The high investment costs are aggravated by another feature of nuclear energy: it takes a long time to build a nuclear power station. The construction period can easily exceed a decade, especially with the new generation of reactors that are larger and more complex than the older ones (in return, the new models are expected to extend the life span of nuclear power plants from about 30 to 60 years). By comparison, gas- and coal-fired power plants take only two to four years to put together.
This introduces an additional financial risk. Within a decade, external factors may change dramatically, including the emergence of cheaper energy alternatives, changes in financial and economic conditions, and changes in political sentiment. Financiers will want compensation for these hazards, making projects still more expensive.
Furthermore, such long-term project horizons require secure supplies of uranium far into the future. In terms of energy security, uranium shares characteristics of oil and gas: it is a non-renewable resource concentrated in a small group of countries. Australia, Canada, Kazakhstan and Russia hold more than half of the world’s known uranium deposits. This not only offsets the pro-nuclear argument of improved energy security (as far as it relates to reducing energy imports); it again increases the risk and therefore the cost of project finance, especially in poorer countries.
Such a combination of high upfront costs and long lead times helps to explain why project financing in the nuclear industry is very often dealt with by loan guarantees from the countries which export the nuclear technology. Russia, for instance, recently offered Egypt a 13-year loan of $25 billon with a 3 percent annual interest rate to finance the construction of the El-Dabaa nuclear power plant. And this is not an isolated example.
Such assistance helps with construction costs, but not necessarily with the potential costs of a nuclear accident. These are so exorbitant that nuclear power plants are virtually uninsurable privately. If something goes wrong, the government carries the burden and costs are socialized – something poor countries can ill afford.
Major nuclear accidents are not frequent but their impact may be devastating and not confined to national borders. Smaller disturbances and mishaps are more common than large incidents, such as in Three Mile Island in 1979 in the United States, Chernobyl in 1986 in Ukraine, and Fukushima in 2011 in Japan. Last but not least, permanent disposal of nuclear waste remains a problem with no solution.
In a world increasingly unsettled by threats of terrorism and cyberattacks, nuclear power plants can be tempting targets. Poor host countries will find it difficult to attain the necessary capabilities, institutions and systems to effectively deal with these threats at all levels.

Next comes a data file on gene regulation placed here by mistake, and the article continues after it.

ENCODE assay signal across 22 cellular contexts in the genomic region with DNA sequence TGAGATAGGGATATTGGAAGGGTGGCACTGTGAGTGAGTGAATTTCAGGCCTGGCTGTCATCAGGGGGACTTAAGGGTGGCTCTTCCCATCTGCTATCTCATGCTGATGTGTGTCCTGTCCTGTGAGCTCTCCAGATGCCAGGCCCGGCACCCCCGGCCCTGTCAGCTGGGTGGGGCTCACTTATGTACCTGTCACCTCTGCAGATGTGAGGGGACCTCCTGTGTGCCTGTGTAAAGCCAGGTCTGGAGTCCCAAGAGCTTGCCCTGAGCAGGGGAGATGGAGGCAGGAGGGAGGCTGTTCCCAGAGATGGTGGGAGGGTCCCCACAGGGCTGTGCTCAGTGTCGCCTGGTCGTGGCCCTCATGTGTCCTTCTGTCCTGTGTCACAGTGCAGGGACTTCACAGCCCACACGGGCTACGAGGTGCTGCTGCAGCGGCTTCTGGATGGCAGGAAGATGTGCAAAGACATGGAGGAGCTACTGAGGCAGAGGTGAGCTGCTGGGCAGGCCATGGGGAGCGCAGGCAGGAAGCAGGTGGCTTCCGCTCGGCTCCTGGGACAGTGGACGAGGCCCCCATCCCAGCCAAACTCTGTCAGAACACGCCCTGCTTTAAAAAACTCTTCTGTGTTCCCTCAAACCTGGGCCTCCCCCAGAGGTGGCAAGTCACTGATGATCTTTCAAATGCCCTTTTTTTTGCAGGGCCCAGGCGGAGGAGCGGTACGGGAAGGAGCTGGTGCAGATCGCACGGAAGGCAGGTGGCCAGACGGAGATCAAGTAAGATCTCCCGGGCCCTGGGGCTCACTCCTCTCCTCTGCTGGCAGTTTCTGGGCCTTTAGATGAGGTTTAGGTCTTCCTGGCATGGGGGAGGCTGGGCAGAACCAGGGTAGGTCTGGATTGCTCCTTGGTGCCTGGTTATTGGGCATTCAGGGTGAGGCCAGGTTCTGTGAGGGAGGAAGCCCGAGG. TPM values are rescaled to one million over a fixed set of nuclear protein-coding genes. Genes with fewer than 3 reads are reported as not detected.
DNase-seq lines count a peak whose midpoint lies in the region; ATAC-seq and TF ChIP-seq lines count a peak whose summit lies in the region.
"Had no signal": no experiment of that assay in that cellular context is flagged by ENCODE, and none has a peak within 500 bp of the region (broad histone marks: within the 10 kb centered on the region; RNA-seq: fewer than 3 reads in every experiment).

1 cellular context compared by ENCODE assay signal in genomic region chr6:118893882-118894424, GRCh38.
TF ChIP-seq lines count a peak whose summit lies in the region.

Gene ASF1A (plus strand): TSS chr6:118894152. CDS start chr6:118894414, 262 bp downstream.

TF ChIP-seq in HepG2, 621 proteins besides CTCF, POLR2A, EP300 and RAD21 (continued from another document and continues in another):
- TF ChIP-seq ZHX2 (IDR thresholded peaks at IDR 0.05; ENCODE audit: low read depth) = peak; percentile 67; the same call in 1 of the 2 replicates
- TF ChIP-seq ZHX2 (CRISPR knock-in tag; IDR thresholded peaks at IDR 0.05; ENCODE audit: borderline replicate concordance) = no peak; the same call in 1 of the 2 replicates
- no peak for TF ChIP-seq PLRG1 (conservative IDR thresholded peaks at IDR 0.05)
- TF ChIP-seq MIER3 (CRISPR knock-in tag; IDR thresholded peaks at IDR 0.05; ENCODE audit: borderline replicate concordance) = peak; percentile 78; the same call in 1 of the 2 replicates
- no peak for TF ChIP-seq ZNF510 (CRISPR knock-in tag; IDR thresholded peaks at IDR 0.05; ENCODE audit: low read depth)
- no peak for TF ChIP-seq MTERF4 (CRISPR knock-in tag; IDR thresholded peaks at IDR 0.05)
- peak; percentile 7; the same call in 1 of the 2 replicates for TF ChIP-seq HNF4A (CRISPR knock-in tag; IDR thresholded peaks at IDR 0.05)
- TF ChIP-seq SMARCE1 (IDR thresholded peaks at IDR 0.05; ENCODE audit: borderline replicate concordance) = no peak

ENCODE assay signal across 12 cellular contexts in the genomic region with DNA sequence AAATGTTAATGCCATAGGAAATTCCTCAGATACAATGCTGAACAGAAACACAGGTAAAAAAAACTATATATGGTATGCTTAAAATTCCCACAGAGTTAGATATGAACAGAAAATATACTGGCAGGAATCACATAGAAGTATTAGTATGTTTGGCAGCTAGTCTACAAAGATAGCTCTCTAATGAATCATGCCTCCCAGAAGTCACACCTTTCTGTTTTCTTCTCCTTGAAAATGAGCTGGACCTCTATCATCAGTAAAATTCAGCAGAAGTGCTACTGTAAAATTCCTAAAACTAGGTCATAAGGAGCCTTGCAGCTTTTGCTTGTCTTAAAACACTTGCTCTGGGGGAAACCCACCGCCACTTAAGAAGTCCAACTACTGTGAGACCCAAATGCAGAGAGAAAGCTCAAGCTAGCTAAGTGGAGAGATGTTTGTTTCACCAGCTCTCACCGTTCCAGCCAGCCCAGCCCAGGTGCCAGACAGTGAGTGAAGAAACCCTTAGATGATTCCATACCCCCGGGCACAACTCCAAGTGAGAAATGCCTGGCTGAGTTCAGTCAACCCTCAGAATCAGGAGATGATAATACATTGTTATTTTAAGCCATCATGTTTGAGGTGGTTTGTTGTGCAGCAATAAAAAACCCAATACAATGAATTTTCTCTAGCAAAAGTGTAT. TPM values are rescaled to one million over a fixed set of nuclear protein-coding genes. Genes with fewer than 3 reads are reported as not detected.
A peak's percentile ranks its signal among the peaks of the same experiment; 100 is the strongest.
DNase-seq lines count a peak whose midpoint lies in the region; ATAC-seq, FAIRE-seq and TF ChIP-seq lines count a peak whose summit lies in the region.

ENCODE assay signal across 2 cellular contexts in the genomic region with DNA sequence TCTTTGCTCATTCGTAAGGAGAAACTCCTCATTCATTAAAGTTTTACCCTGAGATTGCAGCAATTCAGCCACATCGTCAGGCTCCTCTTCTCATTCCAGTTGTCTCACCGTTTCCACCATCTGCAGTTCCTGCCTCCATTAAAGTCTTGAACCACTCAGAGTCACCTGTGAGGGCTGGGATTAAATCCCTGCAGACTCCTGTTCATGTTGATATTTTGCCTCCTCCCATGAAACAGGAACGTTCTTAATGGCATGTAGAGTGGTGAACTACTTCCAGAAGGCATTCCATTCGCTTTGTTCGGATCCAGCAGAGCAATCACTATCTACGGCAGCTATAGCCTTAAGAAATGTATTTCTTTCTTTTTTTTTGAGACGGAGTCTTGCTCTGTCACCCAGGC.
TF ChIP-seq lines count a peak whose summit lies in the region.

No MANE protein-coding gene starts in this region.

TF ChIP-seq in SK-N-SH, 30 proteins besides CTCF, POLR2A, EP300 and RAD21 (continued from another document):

International organizations such as the International Atomic Energy Agency (IAEA) may help some, but their capacity to closely monitor a large wave of new nuclear power plants is questionable, especially at a time when almost 200 reactors operating at the end of 2013 will be retired in the period to 2040, at a cost exceeding $100 billion.
And so, the provision of safety and security may become an ancillary business of private or state-owned providers, opening a wide field of assistance to those exporting the technology.
There is little doubt that nuclear power will continue to play a role in the world’s energy mix. But how significant that role will be in the foreseeable future is uncertain.
Realistically, most new nuclear power plants will likely be built in India, Russia and China. Many of the envisaged plants in poorer developing countries probably will not materialize, regardless of the fact that in numerous instances plans are being made, memoranda of understanding are signed and, often, infrastructure preparations actually have begun.
The main beneficiaries of these activities are the countries that export nuclear technology. Their gains are not confined to nuclear projects alone but also extend (sometimes indirectly) to related infrastructure and economic security issues.
The global civil nuclear market alone is valued at between $500 and $740 billion over the next 10 years. But nuclear power deals rarely are stand-alone projects. They are negotiated between governments or companies with strong sovereign backing. And usually they are part of a wider package of establishing cooperation with economic and political ties aimed at spanning decades to match the long life cycle of nuclear energy project. In this way, even if no power plant gets built, civil nuclear cooperation often triggers long-lasting economic cooperation between countries.
The benefits can be sizeable, as indicated by Russia’s Rosatom deputy director general Kirill Komarov. He claimed that for every ruble invested into supporting the sale of nuclear technology abroad, Russia’s GDP would gain two rubles. The reason, Mr. Komarov argued, is that Russian companies and their subcontractors account for the construction and infrastructure work – whether, one might add, directly in support of the nuclear project or not.
The article was first published on Geopolitical Intelligence Services